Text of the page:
I keep my eyes always on the Lord. With him at my right hand, I will not be shaken.
You make known to me the path of life; you will fill me with joy in your presence…
Is the Lord your portion, or is something else?
Is the Lord who makes your lot secure, or does something else?
Are you keeping your eyes on the Lord? Is he at your right hand? Or is something else? What are you leaning on in hopes that it will stop you from being shaken?
What are you looking to for your path of life?
This gospel invitation is for people who don’t know Jesus. But I’m also talking to Christians here. We have the truth of what makes us fully alive, and yet so many of us are still numbing this life away in one way or another instead of getting on the adventure Jesus has laid out for us. This is a relational adventure where he satisfies us with his loving presence, and then he sends us out, off our couch, and into the world to bring his life to a world of living dead people. To love them with his love. To show them what wholeness in Jesus is really like. Not by arguing them into it, but by loving them! By being there for them. By modeling it to them.
It’s not easy to keep our feet when the rip current of sin is pulling against us. In fact, it’s impossible…unless our foundation is secure in Christ. Unless we know we are our Father’s beloved sons and daughters, made whole and holy by Jesus himself (Colossians 1:22). This is our fuel. This is our strength. Every morning. Every minute.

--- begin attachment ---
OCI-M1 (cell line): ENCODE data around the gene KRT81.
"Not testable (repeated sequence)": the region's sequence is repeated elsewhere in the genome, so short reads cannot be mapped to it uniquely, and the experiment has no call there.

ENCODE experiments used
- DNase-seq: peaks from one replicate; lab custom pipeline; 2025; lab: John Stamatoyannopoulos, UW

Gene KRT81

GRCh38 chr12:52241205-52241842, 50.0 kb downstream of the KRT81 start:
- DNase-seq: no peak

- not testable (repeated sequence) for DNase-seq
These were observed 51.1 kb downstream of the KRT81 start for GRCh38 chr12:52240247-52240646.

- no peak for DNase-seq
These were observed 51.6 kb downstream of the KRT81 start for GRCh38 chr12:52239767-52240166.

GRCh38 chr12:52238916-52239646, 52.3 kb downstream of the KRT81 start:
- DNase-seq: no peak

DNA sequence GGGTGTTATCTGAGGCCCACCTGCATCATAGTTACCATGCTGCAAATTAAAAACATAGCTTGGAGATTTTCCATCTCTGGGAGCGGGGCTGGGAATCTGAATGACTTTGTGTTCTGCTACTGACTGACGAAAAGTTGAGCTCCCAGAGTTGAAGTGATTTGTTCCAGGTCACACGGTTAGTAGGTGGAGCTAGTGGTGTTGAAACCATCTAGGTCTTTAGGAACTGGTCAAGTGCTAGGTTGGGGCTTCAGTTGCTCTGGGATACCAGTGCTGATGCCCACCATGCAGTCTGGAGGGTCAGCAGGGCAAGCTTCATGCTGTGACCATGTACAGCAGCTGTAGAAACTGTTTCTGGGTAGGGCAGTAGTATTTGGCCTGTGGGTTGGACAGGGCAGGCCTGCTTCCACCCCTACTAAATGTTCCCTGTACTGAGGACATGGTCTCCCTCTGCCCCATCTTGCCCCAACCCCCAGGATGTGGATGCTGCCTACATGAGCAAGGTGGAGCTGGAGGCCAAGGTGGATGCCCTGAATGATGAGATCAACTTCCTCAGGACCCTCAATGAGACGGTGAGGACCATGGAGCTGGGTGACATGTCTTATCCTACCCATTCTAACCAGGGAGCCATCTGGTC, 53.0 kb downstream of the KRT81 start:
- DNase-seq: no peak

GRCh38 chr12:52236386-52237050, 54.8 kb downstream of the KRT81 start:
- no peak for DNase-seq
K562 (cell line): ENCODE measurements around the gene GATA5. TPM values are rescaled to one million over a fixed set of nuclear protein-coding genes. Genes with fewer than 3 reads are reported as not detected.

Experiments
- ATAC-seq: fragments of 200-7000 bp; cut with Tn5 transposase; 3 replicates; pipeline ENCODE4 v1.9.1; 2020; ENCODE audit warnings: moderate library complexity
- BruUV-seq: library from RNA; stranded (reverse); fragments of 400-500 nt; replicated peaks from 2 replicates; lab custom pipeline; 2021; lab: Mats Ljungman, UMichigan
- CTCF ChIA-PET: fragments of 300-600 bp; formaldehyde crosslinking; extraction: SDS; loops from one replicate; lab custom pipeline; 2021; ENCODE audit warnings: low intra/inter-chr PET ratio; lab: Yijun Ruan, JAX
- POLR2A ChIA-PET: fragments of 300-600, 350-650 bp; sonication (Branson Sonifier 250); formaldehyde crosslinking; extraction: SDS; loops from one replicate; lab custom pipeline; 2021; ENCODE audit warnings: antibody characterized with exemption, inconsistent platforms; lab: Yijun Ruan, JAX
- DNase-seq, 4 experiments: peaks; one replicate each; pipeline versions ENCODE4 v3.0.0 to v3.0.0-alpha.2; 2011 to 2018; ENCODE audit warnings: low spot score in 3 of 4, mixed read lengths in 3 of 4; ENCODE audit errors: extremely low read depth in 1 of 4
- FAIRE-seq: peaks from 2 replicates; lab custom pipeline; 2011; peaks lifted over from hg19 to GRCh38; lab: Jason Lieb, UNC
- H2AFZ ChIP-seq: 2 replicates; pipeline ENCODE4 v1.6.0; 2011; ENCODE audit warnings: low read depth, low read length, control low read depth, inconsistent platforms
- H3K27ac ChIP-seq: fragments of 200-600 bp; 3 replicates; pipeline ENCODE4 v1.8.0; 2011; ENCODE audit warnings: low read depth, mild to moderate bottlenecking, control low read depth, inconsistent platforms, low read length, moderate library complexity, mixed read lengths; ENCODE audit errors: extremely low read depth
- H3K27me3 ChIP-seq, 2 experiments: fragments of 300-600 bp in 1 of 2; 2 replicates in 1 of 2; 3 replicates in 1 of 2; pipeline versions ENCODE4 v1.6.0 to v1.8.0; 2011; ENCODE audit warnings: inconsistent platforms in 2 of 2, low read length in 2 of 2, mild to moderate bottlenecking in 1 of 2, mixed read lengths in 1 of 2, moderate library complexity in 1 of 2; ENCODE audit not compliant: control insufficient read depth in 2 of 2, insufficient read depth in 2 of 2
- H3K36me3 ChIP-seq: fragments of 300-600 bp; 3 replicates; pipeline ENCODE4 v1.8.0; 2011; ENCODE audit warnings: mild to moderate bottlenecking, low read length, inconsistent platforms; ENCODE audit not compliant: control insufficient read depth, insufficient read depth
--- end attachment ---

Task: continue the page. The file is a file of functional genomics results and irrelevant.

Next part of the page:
Prayer for the day: Thank you for being my foundation, Jesus. Thank you that you tell me who I am. Thank you that I am your beloved son / daughter, heavenly Father. Thank you for finishing the work on the cross needed to save me and make me whole and holy, Jesus. Lord in your mercy, give me strength. Help me when I’m weak. Help me to feed off of you. Help me to be fueled by you. Help me to not follow Satan’s lies and deceptions. Help me to desire to live in the truth, your truth. Help me to stay on your path of life, even when the road gets rocky. Thank you that you’ll never leave me or forsake me. Give me strength to show this love to our dying world, even if I am mocked for it. Help me to be satisfied in you and to build my life around your adventure, not my own, and not the one I inherited from Western culture. Jesus, be my King. May your kingdom come, may your will be done here on earth as it is done in heaven, and please use me in that process.
Subscribe below to receive future posts from this category only:
- Ep. 44: Satisfying our unending appetite of insecurity with the unending love of our Father - February 20, 2021
- Psalm 23 Devotional – Green Pastures in the Darkest Valley - February 14, 2021
- Psalm 22 Devotional – Where is God in my agony and suffering? - February 12, 2021